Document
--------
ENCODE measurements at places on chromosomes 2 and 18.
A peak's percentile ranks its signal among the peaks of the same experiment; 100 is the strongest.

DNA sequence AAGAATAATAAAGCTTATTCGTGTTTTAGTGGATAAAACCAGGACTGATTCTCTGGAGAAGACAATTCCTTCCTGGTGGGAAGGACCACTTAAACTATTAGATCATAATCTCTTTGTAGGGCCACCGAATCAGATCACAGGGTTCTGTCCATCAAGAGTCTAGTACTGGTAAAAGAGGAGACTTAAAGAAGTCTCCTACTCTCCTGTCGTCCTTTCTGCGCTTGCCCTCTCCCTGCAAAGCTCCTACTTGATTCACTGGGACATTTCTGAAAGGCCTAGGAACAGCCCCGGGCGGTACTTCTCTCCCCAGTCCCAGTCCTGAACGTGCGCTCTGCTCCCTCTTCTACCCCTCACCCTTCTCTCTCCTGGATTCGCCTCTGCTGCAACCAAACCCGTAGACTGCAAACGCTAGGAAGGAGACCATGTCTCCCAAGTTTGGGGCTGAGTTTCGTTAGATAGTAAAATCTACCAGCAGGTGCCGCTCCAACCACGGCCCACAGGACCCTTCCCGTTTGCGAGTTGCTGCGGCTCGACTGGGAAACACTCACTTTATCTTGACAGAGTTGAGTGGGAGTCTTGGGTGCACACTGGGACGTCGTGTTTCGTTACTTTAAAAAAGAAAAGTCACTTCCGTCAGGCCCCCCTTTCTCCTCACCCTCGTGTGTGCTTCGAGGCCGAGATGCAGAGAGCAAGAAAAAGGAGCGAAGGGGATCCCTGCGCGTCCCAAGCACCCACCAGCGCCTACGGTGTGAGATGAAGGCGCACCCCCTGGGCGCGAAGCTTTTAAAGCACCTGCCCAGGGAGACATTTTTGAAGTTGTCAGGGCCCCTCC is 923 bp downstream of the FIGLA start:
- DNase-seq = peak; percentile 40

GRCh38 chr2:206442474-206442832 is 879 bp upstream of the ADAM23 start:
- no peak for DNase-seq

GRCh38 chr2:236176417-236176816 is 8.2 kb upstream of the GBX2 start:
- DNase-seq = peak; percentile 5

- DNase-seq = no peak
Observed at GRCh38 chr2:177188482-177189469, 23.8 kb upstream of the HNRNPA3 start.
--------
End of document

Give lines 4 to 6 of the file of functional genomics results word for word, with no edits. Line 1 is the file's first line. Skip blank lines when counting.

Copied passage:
- DNase-seq = peak; percentile 40

GRCh38 chr2:206442474-206442832 is 879 bp upstream of the ADAM23 start:
- no peak for DNase-seq